August is Kids Eat Right Month, a campaign sponsored by the Academy of Nutrition and Dietetics with hopes of inspiring more parents, teachers and community leaders to take a serious look at the nutritional future of our children.
We all know that a focus on healthy eating should start at home. Parents and guardians are the first line of defense in the war on obesity. From the very first bites of baby food to the lunchboxes packed and sent off to school, they set the tone for what, when and how food will be eaten.
Parents are what internationally-recognized registered dietitian Ellyn Satter calls “the gatekeeper.” This means they ultimately get to decide what foods are brought into the home for consumption. If the pantry and refrigerator are stocked with junk food and sugary beverages, caregivers shouldn’t be surprised when those are the types of foods children choose to eat. When healthy snacks like fresh fruits and vegetables, yogurt and string cheese are available, these are the foods that will be eaten and enjoyed.
Leading by example, and doing it for the right reasons, is also important. Show your kids the significance of healthy eating and regular physical activity because of the good it does for the body, rather than focusing on weight and appearance. Spend time together planning and cooking healthy meals, eating together as a family and getting active by taking a family walk or having a dance party.
Teachers and schools can promote a healthy lifestyle by encouraging nutritious snacks and making physical activity a part of each school day. They might invite a registered dietitian to come speak to children about new and fun ways to eat better and exercise more. Some schools have even planted gardens where students learn not only about the growing process, but also take part in harvesting and preparing the fresh produce to be used for school snacks and lunches.
Community leaders can encourage community programs such as communal gardens and weekly exercise groups. They should also work closely with local businesses and healthcare systems to host health fairs and events that promote physical activity like fun runs and bike races.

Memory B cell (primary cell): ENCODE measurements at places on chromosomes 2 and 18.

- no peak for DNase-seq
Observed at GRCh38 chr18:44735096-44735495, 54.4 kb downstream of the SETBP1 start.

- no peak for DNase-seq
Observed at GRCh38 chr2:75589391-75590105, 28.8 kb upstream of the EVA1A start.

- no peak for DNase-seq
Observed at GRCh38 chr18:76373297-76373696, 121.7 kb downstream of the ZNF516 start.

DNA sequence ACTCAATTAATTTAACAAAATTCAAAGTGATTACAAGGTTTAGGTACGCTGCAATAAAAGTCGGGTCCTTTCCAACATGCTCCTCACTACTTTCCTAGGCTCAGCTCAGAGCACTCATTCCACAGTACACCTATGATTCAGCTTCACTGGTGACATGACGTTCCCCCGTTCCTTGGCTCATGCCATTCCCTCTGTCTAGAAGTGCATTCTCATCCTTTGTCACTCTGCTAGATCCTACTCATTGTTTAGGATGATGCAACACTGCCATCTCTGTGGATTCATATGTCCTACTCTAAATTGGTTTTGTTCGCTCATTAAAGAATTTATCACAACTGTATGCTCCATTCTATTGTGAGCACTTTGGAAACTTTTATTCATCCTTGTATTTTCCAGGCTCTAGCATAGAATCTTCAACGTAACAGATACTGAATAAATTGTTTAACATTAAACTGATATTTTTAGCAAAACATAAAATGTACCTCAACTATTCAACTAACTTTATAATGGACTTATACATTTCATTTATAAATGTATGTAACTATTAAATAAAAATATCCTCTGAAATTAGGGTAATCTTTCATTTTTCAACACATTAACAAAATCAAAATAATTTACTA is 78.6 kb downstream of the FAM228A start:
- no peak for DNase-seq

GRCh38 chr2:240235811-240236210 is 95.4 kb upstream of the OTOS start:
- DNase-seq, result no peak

They say it takes a village to raise a child and when it comes to raising a healthy child, this couldn’t be more accurate. Together we can raise the next generation to be strong, healthy, happy individuals.
Fruit and veggie muffin bites
1 cup — zucchini
1 cup, quartered or chopped — apple
1 cup — oats, dry
1 medium — banana
2 large — egg
1 teaspoon — vanilla extract
¾ cup — milk
2 cup — flour, whole wheat
1 teaspoon — baking soda
2 teaspoon – cinnamon
½ teaspoon — salt
½ cup — sugar
¼ cup — butter, unsalted
1 — cooking spray
1. Preheat oven to 375 degrees F. Roughly dice a zucchini and apple — you need one cup of each.
2. Blend one cup of rolled oats in a food processor or blender until flour-like. Pour into a large bowl and set aside.
3. In the same food processor (no need to wash), blend one cup of apple, one cup of zucchini and one medium (very ripe) banana. If there’s room, now add the eggs, vanilla, and milk and blend (any kind of milk will work). Leave the mixture aside for a moment.
4. Now add the following to the large bowl with the blended oats: whole wheat flour, baking soda, cinnamon and salt. Stir well.
5. Add the wet ingredients to the large bowl with the dry ingredients: blended fruit and veggie mixture, sugar (honey or maple syrup also work) and ¼ cup of melted butter or coconut oil. Mix well.
6. Spray a mini muffin tin with cooking spray, then spoon the mixture in. Fill each muffin spot almost to the top.
7. Bake for 10 minutes, or until a toothpick comes out clean and the sides just begin to brown. Remove onto a cooling rack. Repeat until the batter is gone.